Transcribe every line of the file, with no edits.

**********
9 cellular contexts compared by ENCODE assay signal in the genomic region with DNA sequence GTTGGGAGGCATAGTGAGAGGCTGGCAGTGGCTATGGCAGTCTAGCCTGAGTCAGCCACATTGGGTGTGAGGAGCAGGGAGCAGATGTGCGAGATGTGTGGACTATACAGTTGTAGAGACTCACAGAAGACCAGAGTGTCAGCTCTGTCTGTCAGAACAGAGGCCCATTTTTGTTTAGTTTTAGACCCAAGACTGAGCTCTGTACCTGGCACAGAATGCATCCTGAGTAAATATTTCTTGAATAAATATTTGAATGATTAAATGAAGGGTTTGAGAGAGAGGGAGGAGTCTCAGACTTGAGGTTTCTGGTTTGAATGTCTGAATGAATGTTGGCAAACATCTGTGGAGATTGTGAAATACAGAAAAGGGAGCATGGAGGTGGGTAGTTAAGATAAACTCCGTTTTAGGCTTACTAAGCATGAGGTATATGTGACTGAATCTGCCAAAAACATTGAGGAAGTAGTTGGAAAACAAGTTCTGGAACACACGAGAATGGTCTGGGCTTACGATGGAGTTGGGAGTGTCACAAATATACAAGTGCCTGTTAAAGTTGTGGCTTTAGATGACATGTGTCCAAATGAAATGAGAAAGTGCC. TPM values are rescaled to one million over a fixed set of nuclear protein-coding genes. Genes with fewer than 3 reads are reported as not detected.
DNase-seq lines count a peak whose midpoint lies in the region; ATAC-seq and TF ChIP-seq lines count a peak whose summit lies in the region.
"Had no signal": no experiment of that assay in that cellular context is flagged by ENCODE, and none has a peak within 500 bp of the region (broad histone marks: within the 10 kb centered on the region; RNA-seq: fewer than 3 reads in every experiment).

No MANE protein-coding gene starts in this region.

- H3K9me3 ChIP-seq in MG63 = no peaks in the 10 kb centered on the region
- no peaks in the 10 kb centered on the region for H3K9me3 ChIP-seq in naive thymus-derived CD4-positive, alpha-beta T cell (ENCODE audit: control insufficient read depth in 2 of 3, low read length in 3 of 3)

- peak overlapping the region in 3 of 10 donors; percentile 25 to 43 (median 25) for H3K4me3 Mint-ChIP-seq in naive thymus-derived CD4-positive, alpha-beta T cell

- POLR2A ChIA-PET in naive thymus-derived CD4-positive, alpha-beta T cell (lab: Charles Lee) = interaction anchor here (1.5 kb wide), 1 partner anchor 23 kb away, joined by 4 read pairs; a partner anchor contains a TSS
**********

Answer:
9 cellular contexts compared by ENCODE assay signal in the genomic region with DNA sequence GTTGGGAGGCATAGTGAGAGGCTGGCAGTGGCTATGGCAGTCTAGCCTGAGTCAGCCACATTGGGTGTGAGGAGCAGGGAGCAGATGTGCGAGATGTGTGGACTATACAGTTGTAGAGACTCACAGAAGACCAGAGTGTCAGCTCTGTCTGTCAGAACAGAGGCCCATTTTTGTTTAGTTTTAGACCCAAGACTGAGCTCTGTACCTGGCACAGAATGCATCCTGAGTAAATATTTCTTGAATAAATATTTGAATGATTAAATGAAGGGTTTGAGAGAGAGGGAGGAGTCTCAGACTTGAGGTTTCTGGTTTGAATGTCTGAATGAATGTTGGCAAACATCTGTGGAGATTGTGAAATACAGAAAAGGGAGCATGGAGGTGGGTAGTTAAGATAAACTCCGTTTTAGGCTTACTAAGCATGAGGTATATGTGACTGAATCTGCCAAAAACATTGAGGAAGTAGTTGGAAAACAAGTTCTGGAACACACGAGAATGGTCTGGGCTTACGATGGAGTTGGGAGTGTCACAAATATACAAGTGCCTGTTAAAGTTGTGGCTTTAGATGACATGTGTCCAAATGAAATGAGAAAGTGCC. TPM values are rescaled to one million over a fixed set of nuclear protein-coding genes. Genes with fewer than 3 reads are reported as not detected.
DNase-seq lines count a peak whose midpoint lies in the region; ATAC-seq and TF ChIP-seq lines count a peak whose summit lies in the region.
"Had no signal": no experiment of that assay in that cellular context is flagged by ENCODE, and none has a peak within 500 bp of the region (broad histone marks: within the 10 kb centered on the region; RNA-seq: fewer than 3 reads in every experiment).

No MANE protein-coding gene starts in this region.

- H3K9me3 ChIP-seq in MG63 = no peaks in the 10 kb centered on the region
- no peaks in the 10 kb centered on the region for H3K9me3 ChIP-seq in naive thymus-derived CD4-positive, alpha-beta T cell (ENCODE audit: control insufficient read depth in 2 of 3, low read length in 3 of 3)

- peak overlapping the region in 3 of 10 donors; percentile 25 to 43 (median 25) for H3K4me3 Mint-ChIP-seq in naive thymus-derived CD4-positive, alpha-beta T cell

- POLR2A ChIA-PET in naive thymus-derived CD4-positive, alpha-beta T cell (lab: Charles Lee) = interaction anchor here (1.5 kb wide), 1 partner anchor 23 kb away, joined by 4 read pairs; a partner anchor contains a TSS